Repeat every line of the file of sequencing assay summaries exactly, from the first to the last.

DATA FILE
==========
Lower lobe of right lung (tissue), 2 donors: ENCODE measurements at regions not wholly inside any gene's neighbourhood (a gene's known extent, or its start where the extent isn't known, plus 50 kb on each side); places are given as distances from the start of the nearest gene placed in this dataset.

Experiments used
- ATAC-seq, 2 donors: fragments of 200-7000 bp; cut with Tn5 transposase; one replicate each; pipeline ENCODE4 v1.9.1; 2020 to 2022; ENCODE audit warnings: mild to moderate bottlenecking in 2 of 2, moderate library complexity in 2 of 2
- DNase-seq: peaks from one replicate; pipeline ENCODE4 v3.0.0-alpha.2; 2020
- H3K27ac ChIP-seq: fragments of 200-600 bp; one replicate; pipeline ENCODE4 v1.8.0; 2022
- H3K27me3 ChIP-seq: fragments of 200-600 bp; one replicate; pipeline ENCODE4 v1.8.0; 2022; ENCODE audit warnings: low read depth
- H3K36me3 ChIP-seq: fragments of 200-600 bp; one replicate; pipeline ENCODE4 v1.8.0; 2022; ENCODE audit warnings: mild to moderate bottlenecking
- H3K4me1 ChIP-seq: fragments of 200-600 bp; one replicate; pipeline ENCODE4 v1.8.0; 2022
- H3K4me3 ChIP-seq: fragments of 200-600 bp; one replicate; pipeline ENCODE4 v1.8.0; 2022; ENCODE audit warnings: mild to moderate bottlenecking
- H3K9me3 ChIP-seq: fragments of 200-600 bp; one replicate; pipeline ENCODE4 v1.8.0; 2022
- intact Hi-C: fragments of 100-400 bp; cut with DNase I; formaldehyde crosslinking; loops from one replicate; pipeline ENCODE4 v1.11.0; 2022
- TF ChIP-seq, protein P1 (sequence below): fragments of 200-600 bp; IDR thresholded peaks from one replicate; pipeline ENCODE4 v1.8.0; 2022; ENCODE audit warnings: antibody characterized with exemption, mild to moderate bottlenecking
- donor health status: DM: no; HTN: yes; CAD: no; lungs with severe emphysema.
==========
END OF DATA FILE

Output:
Lower lobe of right lung (tissue), 2 donors: ENCODE measurements at regions not wholly inside any gene's neighbourhood (a gene's known extent, or its start where the extent isn't known, plus 50 kb on each side); places are given as distances from the start of the nearest gene placed in this dataset.

Experiments used
- ATAC-seq, 2 donors: fragments of 200-7000 bp; cut with Tn5 transposase; one replicate each; pipeline ENCODE4 v1.9.1; 2020 to 2022; ENCODE audit warnings: mild to moderate bottlenecking in 2 of 2, moderate library complexity in 2 of 2
- DNase-seq: peaks from one replicate; pipeline ENCODE4 v3.0.0-alpha.2; 2020
- H3K27ac ChIP-seq: fragments of 200-600 bp; one replicate; pipeline ENCODE4 v1.8.0; 2022
- H3K27me3 ChIP-seq: fragments of 200-600 bp; one replicate; pipeline ENCODE4 v1.8.0; 2022; ENCODE audit warnings: low read depth
- H3K36me3 ChIP-seq: fragments of 200-600 bp; one replicate; pipeline ENCODE4 v1.8.0; 2022; ENCODE audit warnings: mild to moderate bottlenecking
- H3K4me1 ChIP-seq: fragments of 200-600 bp; one replicate; pipeline ENCODE4 v1.8.0; 2022
- H3K4me3 ChIP-seq: fragments of 200-600 bp; one replicate; pipeline ENCODE4 v1.8.0; 2022; ENCODE audit warnings: mild to moderate bottlenecking
- H3K9me3 ChIP-seq: fragments of 200-600 bp; one replicate; pipeline ENCODE4 v1.8.0; 2022
- intact Hi-C: fragments of 100-400 bp; cut with DNase I; formaldehyde crosslinking; loops from one replicate; pipeline ENCODE4 v1.11.0; 2022
- TF ChIP-seq, protein P1 (sequence below): fragments of 200-600 bp; IDR thresholded peaks from one replicate; pipeline ENCODE4 v1.8.0; 2022; ENCODE audit warnings: antibody characterized with exemption, mild to moderate bottlenecking
- donor health status: DM: no; HTN: yes; CAD: no; lungs with severe emphysema.